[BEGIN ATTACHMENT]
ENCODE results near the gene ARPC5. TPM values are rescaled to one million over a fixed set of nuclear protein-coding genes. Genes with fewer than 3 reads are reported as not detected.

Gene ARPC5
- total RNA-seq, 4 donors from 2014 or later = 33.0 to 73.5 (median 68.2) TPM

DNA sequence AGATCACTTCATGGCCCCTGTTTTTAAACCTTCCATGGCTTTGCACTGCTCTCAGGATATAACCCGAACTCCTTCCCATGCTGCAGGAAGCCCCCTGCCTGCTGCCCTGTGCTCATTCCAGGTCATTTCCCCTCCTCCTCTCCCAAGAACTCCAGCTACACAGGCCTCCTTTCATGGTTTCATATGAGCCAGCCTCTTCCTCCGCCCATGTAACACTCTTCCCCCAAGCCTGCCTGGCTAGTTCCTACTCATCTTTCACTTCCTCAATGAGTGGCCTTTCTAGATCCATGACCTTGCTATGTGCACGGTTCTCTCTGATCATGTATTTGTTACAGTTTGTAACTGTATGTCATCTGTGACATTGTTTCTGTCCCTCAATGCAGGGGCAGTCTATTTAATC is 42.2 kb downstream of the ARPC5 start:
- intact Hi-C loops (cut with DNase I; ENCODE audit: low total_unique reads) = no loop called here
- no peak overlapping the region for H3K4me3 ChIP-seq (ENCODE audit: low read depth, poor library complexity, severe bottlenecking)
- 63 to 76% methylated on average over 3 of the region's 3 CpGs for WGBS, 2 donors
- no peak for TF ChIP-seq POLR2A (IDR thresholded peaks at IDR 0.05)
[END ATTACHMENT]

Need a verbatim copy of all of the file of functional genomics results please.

ENCODE results near the gene ARPC5. TPM values are rescaled to one million over a fixed set of nuclear protein-coding genes. Genes with fewer than 3 reads are reported as not detected.

Gene ARPC5
- total RNA-seq, 4 donors from 2014 or later = 33.0 to 73.5 (median 68.2) TPM

DNA sequence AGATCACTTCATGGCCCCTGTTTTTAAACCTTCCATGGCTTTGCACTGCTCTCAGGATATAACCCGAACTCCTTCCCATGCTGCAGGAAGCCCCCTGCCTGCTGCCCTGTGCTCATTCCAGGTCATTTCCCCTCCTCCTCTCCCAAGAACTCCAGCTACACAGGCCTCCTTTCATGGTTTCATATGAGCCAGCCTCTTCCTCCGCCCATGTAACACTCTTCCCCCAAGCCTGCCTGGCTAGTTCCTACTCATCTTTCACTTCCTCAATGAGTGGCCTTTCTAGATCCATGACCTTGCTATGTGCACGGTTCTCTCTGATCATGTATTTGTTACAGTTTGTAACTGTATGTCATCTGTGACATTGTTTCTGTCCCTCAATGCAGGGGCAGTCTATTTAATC is 42.2 kb downstream of the ARPC5 start:
- intact Hi-C loops (cut with DNase I; ENCODE audit: low total_unique reads) = no loop called here
- no peak overlapping the region for H3K4me3 ChIP-seq (ENCODE audit: low read depth, poor library complexity, severe bottlenecking)
- 63 to 76% methylated on average over 3 of the region's 3 CpGs for WGBS, 2 donors
- no peak for TF ChIP-seq POLR2A (IDR thresholded peaks at IDR 0.05)